How NASA's OSIRIS-APEX asteroid probe survived its 1st close encounter with the sun

an animation of a cube-shaped spacecraft with two rectangular wing-like solar panels passing in front of the sun
An animation of NASA's OSIRIS-APEX passing in front of the sun. (Image credit: NASA/Goddard Space Flight Center)

OSIRIS-APEX emerged "unscathed" from its closest-ever brush past our sun on Jan. 2, scientists announced on Tuesday (May 28). 

The probe, originally known as OSIRIS-REx, aced its sample-return mission to the asteroid Bennu and is now headed to the space rock Apophis on an extended mission. That new mission calls for OSIRIS-APEX to glide 25 million miles (40 million kilometers) closer to the sun than it was designed to operate. Scientists deem several such close passes necessary for the probe to get on a path to reach Apophis in 2029.

OSIRIS-APEX is in an elliptical orbit around our sun, which puts it at a point closest to the star once every nine months. Its first such close approach occurred on Jan. 2. To prepare for the intense blast of radiation, in early December the mission team tucked in one of OSIRIS-APEX's two solar panels such that it shaded the probe's most sensitive instruments, while the second panel faced the sun in order to power the spacecraft. 

Related: How NASA's OSIRIS-REx mission will help protect Earth against asteroid Bennu and its flyby in 2182

Both of these images from a camera called StowCam aboard OSIRIS-APEX show the same view taken six months apart, before (left) and after (right) the Jan. 2, 2024, perihelion. Notably, there is no observable difference on spacecraft surfaces, a good indication that the higher temperatures faced during perihelion didn’t alter the spacecraft. Another insight gleaned from the identical view in the two images is that the camera’s performance was also not affected by perihelion.  (Image credit: NASA/University of Arizona/Lockheed Martin)

This bit of creative engineering protected the spacecraft during its dangerously close approach to the sun, just like computer simulations had previously predicted, the mission team shared this week in a NASA statement.

"It's phenomenal how well our spacecraft configuration protected OSIRIS-APEX, so I'm really encouraged by this first close perihelion pass," said Ron Mink, the mission systems engineer for OSIRIS-APEX at NASA's Goddard Space Flight Center in Maryland.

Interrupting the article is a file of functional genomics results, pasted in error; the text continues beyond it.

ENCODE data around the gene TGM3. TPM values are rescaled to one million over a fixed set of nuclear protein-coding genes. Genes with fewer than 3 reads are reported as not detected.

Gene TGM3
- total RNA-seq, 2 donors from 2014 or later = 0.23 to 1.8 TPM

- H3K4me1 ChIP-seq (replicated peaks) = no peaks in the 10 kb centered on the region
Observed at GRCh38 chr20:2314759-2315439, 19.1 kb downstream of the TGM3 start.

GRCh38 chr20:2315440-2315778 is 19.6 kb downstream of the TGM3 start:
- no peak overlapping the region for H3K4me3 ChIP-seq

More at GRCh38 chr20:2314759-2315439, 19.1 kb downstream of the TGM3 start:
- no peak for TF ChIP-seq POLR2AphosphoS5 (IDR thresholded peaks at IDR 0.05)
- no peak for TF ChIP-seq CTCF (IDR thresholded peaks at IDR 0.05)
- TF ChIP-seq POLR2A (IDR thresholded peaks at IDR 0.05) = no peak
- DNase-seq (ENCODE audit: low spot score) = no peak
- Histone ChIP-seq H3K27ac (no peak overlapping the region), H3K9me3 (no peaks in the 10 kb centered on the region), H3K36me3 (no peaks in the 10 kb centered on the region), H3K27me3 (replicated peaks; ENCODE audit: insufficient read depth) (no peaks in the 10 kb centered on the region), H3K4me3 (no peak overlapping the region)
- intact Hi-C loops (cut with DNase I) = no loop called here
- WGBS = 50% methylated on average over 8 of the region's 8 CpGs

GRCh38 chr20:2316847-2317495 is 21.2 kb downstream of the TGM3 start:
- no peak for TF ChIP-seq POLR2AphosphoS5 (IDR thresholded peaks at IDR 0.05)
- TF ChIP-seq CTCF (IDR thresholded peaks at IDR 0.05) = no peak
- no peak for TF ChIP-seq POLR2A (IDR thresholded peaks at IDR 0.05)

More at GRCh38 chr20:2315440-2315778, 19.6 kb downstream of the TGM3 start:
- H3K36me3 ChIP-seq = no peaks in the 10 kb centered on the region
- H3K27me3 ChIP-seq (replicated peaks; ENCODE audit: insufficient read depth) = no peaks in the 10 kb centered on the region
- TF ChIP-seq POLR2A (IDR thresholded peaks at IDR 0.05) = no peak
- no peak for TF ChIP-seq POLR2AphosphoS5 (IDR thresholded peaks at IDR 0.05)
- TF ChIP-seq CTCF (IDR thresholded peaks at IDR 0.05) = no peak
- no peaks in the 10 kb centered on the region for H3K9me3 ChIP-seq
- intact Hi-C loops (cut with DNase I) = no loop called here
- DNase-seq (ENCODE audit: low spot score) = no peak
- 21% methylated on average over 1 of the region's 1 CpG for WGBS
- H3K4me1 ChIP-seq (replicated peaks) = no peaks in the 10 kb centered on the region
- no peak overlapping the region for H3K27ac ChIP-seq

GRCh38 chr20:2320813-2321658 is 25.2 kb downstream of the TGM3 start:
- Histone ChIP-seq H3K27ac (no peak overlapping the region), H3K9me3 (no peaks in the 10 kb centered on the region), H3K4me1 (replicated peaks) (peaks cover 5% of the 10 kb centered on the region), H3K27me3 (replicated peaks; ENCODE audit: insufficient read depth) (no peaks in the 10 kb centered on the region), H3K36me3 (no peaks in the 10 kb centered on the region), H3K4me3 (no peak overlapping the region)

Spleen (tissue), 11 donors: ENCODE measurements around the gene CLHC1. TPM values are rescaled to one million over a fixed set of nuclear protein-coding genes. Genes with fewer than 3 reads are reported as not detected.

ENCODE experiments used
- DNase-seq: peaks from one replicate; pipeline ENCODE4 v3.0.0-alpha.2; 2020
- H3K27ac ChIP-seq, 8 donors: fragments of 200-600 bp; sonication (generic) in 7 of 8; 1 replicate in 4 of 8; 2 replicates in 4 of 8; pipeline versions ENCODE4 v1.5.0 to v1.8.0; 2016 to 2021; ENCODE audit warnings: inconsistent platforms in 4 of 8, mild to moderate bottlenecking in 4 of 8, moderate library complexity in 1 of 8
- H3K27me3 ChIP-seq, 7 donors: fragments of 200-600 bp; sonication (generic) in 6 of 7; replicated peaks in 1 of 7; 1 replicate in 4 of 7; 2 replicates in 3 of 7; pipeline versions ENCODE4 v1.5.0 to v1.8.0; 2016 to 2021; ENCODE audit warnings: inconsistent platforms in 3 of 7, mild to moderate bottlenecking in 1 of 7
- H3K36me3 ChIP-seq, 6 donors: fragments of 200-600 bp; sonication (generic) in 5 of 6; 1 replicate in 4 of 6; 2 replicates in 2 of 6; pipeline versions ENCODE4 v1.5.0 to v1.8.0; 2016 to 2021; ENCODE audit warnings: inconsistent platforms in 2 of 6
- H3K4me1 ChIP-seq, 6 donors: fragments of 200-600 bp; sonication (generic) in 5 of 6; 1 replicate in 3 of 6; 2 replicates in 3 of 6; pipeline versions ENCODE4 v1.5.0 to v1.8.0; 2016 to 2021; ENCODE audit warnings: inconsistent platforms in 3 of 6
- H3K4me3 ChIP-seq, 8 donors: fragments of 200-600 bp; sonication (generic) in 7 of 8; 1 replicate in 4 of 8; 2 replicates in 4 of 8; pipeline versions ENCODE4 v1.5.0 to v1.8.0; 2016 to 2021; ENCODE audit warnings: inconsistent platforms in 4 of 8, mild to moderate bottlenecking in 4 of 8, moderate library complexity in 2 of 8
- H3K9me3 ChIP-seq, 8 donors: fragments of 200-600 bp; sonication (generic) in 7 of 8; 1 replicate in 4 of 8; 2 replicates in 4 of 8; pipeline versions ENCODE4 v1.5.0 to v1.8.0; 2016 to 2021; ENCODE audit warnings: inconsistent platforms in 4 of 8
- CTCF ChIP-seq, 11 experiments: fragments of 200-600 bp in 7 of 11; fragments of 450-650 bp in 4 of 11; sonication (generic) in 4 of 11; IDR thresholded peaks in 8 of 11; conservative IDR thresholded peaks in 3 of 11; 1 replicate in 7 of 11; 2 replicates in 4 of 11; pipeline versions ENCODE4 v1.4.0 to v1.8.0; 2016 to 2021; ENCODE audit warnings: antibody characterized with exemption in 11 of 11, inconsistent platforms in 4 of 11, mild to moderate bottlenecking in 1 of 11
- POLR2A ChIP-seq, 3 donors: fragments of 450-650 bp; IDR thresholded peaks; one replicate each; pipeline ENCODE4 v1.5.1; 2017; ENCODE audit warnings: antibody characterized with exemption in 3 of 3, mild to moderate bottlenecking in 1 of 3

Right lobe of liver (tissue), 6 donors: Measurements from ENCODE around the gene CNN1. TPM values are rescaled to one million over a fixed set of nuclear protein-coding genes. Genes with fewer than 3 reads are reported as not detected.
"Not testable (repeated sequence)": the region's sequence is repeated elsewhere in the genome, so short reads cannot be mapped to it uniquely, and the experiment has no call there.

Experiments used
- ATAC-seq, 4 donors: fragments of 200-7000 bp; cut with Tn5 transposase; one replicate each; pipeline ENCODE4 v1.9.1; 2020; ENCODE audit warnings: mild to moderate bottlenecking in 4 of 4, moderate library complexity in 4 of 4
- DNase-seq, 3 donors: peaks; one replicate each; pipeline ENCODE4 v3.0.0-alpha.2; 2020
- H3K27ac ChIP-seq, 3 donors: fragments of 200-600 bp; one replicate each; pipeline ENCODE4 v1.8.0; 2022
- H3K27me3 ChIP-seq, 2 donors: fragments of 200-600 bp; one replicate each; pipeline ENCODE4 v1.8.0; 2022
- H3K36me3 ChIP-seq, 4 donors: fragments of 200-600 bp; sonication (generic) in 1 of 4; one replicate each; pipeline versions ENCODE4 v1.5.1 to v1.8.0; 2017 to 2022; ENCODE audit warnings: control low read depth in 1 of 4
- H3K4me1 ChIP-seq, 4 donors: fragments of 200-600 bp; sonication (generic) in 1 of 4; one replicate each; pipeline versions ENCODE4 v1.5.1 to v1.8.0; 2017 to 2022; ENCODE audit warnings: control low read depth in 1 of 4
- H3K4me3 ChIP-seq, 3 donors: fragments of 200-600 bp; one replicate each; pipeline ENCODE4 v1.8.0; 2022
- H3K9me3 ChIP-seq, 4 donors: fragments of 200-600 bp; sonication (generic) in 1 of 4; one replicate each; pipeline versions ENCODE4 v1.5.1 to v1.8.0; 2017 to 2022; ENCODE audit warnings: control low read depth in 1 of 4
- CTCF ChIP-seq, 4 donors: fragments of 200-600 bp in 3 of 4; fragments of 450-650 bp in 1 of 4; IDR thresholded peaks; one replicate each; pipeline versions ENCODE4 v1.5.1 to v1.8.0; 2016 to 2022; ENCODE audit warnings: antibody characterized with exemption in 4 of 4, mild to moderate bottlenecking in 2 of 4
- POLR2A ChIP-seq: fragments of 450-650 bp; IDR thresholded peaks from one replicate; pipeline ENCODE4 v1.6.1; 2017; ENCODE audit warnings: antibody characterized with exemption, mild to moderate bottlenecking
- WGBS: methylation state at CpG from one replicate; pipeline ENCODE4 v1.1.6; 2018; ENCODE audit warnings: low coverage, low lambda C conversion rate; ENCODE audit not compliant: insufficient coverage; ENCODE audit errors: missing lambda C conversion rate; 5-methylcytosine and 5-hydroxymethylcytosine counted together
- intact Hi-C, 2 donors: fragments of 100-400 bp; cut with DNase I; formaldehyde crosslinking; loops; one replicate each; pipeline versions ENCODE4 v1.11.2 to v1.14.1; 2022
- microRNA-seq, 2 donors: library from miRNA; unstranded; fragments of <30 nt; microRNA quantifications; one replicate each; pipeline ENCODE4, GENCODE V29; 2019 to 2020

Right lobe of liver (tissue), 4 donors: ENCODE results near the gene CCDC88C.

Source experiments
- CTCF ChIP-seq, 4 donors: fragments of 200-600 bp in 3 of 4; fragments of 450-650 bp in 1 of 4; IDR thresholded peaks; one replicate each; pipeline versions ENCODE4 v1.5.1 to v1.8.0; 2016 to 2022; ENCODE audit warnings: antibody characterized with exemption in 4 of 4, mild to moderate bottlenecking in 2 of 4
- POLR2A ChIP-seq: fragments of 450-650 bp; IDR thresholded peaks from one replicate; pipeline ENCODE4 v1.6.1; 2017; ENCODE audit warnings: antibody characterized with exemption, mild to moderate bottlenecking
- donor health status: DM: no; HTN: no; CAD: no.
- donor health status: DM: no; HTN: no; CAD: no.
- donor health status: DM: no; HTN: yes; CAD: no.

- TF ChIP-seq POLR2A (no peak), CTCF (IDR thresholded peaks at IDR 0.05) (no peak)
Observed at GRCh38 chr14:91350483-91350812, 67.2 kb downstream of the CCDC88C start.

Telemetry data downloaded from the spacecraft in mid-March assured scientists of its good health. By early April, the probe had gotten far enough away from the sun to resume normal operations, according to the NASA statement.

Scientists and engineers were also pleasantly surprised to note that an onboard camera fared even better than expected after being exposed to high temperatures during the encounter. MapCam, a medium-range camera that previously mapped Bennu in color and will also map Apophis, saw a 70% reduction in cumbersome white spots called hot pixels since April of last year, the last time the camera was tested.

Hot pixels occur due to prolonged exposure to solar radiation and are a common issue for cameras in space. While they are normally resolved with controlled heat using onboard heaters, OSIRIS-APEX's camera was restored naturally, thanks to the spike in heat from the close solar encounter, scientists said.

While mission team members are relieved that OSIRIS-APEX is safe after its first close approach to the sun, they noted that it's unclear how five more such encounters may impact the probe and its instruments.

The next closest approach to the sun is scheduled for Sept. 1, when the spacecraft will once again pass within 46.5 million miles (74.8 million km) of the sun's surface, well within the orbit of Venus and well beyond the probe's originally envisioned operational limits.

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Sharmila Kuthunur contributor

Sharmila Kuthunur is a Seattle-based science journalist covering astronomy, astrophysics and space exploration. Follow her on X @skuthunur.